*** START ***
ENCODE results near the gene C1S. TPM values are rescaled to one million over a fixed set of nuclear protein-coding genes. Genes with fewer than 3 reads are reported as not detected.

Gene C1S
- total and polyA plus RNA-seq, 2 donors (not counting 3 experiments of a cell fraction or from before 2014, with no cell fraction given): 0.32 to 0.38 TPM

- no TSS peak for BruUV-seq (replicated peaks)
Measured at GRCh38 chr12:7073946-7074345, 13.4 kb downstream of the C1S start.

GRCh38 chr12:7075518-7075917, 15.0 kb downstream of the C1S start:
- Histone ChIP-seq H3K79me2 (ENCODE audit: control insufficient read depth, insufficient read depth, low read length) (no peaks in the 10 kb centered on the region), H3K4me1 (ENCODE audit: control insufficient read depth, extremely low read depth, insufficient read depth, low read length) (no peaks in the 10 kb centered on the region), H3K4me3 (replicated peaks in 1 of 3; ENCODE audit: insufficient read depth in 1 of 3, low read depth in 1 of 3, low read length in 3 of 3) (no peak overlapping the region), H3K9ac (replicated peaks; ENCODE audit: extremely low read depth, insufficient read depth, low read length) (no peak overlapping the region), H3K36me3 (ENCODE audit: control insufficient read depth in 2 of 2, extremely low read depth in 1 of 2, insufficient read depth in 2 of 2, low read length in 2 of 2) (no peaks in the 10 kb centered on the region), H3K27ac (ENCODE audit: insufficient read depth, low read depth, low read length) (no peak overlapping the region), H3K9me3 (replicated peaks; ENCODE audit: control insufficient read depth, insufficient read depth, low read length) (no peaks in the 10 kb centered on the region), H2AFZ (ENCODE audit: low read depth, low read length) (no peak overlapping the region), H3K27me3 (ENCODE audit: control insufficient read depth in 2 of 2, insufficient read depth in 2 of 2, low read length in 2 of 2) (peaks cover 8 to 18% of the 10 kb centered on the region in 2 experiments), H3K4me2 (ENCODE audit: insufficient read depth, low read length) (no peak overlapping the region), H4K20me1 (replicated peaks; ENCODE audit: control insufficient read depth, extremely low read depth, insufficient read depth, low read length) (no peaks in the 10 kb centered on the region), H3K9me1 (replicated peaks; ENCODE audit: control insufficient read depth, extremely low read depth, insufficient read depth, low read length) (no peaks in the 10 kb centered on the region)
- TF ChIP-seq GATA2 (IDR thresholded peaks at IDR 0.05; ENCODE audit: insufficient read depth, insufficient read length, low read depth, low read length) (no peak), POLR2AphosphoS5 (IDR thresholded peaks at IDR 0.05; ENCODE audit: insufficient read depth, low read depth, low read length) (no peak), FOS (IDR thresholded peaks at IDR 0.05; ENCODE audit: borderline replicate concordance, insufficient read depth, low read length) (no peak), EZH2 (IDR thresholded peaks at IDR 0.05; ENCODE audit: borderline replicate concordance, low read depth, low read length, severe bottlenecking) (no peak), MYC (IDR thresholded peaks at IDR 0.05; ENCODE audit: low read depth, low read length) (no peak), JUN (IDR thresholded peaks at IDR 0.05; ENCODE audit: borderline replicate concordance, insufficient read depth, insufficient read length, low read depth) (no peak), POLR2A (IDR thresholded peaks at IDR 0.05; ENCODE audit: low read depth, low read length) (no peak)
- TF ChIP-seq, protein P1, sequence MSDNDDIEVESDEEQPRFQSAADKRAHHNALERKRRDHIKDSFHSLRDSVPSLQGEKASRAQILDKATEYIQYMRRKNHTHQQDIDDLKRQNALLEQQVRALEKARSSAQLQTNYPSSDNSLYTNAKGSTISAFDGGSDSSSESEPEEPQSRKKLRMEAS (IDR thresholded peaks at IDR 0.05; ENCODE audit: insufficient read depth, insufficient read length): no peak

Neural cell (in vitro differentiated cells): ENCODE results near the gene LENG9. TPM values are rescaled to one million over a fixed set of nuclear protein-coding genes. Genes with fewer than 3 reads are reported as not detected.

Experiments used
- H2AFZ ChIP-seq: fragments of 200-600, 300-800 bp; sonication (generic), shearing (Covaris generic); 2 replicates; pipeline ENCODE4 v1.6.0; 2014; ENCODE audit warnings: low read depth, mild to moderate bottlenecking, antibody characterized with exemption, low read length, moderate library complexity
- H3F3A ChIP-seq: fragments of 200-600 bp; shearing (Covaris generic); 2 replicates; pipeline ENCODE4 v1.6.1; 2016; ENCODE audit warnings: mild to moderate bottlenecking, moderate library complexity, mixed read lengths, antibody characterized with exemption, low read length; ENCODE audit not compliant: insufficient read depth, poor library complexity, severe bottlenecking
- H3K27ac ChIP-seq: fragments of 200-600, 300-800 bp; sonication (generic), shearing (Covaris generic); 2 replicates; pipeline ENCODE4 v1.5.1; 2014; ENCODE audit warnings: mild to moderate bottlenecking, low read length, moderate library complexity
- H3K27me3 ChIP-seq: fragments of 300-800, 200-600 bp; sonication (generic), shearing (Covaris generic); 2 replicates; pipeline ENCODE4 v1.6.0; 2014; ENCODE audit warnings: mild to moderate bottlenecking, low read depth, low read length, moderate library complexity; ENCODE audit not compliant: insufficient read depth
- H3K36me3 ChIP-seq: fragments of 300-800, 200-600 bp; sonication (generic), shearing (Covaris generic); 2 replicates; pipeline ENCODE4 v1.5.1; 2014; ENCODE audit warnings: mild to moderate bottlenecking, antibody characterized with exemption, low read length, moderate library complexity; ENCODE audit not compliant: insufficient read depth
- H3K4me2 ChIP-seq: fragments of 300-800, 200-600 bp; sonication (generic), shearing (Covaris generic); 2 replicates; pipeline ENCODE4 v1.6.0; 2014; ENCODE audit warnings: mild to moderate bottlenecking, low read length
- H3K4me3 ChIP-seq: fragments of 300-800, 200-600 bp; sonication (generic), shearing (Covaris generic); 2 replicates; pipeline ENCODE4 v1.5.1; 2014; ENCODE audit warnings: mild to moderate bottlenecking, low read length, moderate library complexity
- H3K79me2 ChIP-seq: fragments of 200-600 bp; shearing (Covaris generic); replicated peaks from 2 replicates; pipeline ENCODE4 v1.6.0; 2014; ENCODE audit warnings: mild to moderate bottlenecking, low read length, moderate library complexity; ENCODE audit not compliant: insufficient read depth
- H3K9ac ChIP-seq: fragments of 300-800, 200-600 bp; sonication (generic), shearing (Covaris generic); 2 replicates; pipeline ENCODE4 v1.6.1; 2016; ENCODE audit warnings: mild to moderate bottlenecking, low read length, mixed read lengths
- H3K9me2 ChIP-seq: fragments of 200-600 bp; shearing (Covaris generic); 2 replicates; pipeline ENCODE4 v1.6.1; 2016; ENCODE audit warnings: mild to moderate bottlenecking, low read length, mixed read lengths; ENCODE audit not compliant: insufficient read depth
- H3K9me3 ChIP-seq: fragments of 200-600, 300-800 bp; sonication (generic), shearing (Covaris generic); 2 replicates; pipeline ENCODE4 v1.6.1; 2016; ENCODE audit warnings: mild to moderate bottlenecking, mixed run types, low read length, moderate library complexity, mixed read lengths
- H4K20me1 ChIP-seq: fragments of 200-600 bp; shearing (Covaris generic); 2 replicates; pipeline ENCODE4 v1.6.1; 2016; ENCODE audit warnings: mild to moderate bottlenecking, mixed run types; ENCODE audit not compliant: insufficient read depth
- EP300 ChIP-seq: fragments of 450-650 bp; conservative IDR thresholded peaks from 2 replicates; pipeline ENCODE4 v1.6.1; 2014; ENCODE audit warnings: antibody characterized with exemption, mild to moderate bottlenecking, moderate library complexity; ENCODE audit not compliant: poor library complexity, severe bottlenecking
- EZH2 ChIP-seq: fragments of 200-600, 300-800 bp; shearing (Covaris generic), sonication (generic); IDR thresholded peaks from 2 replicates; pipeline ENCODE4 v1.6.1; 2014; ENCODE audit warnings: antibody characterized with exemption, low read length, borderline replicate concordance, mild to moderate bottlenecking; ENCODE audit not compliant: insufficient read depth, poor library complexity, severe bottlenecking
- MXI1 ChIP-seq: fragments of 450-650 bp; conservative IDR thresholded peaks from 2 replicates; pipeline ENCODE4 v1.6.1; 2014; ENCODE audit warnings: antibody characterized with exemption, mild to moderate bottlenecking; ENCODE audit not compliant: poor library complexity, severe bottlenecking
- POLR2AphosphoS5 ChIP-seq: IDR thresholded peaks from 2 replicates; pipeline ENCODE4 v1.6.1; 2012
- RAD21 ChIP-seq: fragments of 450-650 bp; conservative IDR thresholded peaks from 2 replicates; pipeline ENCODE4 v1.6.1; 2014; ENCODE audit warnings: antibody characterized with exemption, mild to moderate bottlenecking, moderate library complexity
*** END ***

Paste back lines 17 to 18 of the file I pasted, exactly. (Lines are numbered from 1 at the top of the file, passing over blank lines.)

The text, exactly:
- H3K4me2 ChIP-seq: fragments of 300-800, 200-600 bp; sonication (generic), shearing (Covaris generic); 2 replicates; pipeline ENCODE4 v1.6.0; 2014; ENCODE audit warnings: mild to moderate bottlenecking, low read length
- H3K4me3 ChIP-seq: fragments of 300-800, 200-600 bp; sonication (generic), shearing (Covaris generic); 2 replicates; pipeline ENCODE4 v1.5.1; 2014; ENCODE audit warnings: mild to moderate bottlenecking, low read length, moderate library complexity